The novel coronavirus SARS-CoV-2, which causes COVID-19, has ravaged the world for over two years, but the development of vaccines has significantly helped curb its spread. But with so many COVID-19 vaccines out there, the question stands: Which should you take, especially which booster?
The findings of this study were published in the peer-reviewed academic journal JAMA Network Open.
The study sheds light on the efficacies of different types of coronavirus vaccines, which is more effective, and which you should get.
Coronavirus vaccines: Take a shot for your health
Since the pandemic first emerged, the race was on to develop an effective vaccine to combat COVID-19. These were developed rapidly and the result was nothing short of an absolute triumph for science.
Indeed, their effectiveness was swiftly proven and the result has seen a massive improvement in people around the world trying to stem the ongoing spread of the virus.
Overall, there were several types of vaccines, but for the purpose of this study, they will be roughly divided into two categories: mRNA vaccines and inactivated vaccines.
As their name implies, mRNA vaccines utilize mRNA, also known as messenger RNA. This molecule is used to induce an immune response in the body.
Essentially, the mRNA in question is made in a laboratory and functions by essentially teaching the body's immune system how to react to certain pathogens that enter the body. This, in turn, makes antibodies, which keeps us from being infected by the pathogen in question.
The second type of vaccine, the inactivated kind, is rather different. Rather than including mRNA to teach the body to protect itself from pathogens, this contains parts of the virus itself, albeit ones destroyed to the point where they won't be able to cause an infection but can still produce a response.
An example of this would be CoronaVac, produced by Sinovac Biotech.
It should be noted that while the potential uses of mRNA have been studied by scientists for decades, the COVID-19 vaccines are its first major debut.
Meanwhile, inactivated vaccines have significant precedence, with the vaccines for the seasonal flu and hepatitis A both being inactivated vaccines.
Having said that, there is more to this than just category, as there is also another factor to consider: Booster shots.
Essentially, additional shots will be needed in order to shore up the immunization.
This has already been seen in several countries all over the world, such as Israel, where three mRNA vaccine shots were administered.
But here comes the efficacy question. Specifically, which is more effective?
This is where the study comes in.
The Malaysia question: Pfizer or Sinovac
Malaysia is a southeast Asian country of over 30 million people. Here, as is the case in most places, a widespread vaccination rollout has already taken place, as has a booster rollout.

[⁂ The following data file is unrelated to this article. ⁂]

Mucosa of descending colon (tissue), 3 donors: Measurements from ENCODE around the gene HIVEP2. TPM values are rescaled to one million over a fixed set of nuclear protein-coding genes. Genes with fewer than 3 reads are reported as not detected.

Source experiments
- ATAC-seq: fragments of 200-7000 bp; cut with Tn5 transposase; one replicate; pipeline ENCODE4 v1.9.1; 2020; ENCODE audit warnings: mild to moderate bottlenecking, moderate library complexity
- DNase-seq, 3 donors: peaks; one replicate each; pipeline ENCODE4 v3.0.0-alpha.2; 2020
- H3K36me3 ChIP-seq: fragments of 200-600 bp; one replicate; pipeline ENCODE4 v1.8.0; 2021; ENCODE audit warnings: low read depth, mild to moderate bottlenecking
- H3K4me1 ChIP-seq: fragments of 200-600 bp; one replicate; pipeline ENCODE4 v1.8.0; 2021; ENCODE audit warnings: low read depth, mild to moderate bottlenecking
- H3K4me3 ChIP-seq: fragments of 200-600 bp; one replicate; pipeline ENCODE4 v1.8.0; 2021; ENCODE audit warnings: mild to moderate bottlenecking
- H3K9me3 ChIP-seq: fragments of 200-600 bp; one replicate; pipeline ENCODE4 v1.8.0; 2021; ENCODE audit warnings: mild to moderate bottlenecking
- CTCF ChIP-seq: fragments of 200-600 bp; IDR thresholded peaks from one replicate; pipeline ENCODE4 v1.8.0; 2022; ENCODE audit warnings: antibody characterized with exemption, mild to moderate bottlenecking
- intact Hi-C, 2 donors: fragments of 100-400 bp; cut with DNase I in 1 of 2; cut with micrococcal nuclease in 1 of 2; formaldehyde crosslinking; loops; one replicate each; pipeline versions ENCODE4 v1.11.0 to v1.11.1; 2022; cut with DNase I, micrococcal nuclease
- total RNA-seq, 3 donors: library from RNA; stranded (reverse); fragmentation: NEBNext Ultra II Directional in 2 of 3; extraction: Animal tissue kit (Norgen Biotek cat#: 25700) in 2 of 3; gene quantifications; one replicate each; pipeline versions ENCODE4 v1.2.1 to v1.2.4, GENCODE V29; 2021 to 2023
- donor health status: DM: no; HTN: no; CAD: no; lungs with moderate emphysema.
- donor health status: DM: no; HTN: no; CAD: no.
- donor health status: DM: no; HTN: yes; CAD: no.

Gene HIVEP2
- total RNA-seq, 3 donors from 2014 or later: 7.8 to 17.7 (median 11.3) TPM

It is estimated that, by February 6, 2022, over 50% of the country's adults received the booster shots.
But there is a difference when it came to the type of vaccines used.
During the initial rollout, which saw over 95% of the country's adults get vaccinated, both Sinovac's CoronaVac and Pfizer's BNT162b2 were used.
After that, the booster program was rolled out that also included both vaccines, though at different times.
Those vaccinated with the Pfizer COVID-19 vaccine had to wait six months, while those vaccinated with Sinovac had to wait three.
Here lies the question: Which was more effective?
That was what the researchers sought to answer. This was done by analyzing data from Malaysia's national COVID-19 surveillance system, essentially covering records of almost 14 million people. People who had received other vaccines that weren't Sinovac of Pfizer were excluded, as were those who had contracted COVID-19 earlier.
In the end, there were roughly five categories: Those who received just two Pfizer shots (5.7 million), those who received two Sinovac shots (3 million), those who received three Pfizer shots (1.26 million), those who received two Sinovac shots and one Pfizer shot (3.2 million) and those who received three Sinovac shots (590,777).
Vaccine wars: Pfizer is king
Overall, the results concluded a few things.
Firstly, getting a booster was shown to boost resistance against symptomatic COVID-19 infection. This was true across the board, regardless of which vaccines were used.
But overall, the Pfizer vaccine was shown to be associated with better rate of developing symptomatic COVID-19.
This is supported by prior studies done, which also indicated the stronger effectiveness of Pfizer as opposed to Sinovac.
So in conclusion: COVID-19 vaccines absolutely do work, and getting booster shots are also shown to offer an even stronger defense against infection.
But overall, as far as this study and several others seem to be concerned, it seems that Pfizer provides a stronger protection against COVID-19 than Sinovac.
And the implications behind this go beyond simple semantics over which brand to endorse.
Pfizer is very much widespread in the West, being one of the most dominant and widespread forms of COVID-19 vaccines that are available in several countries such as Israel and the United States.
However, Sinovac is widely used in low- and middle-income countries around the world. This is due to a number of factors and some other advantages that this type of vaccine possesses, chief among them being how easy it is to store and transport it compared to Pfizer's vaccine. This, in turn, makes Sinovac a far more attractive vaccination option for low-resource settings.
But given the study's findings, it is important to find a way to offer the level of protection granted by Pfizer to these low-resource environments.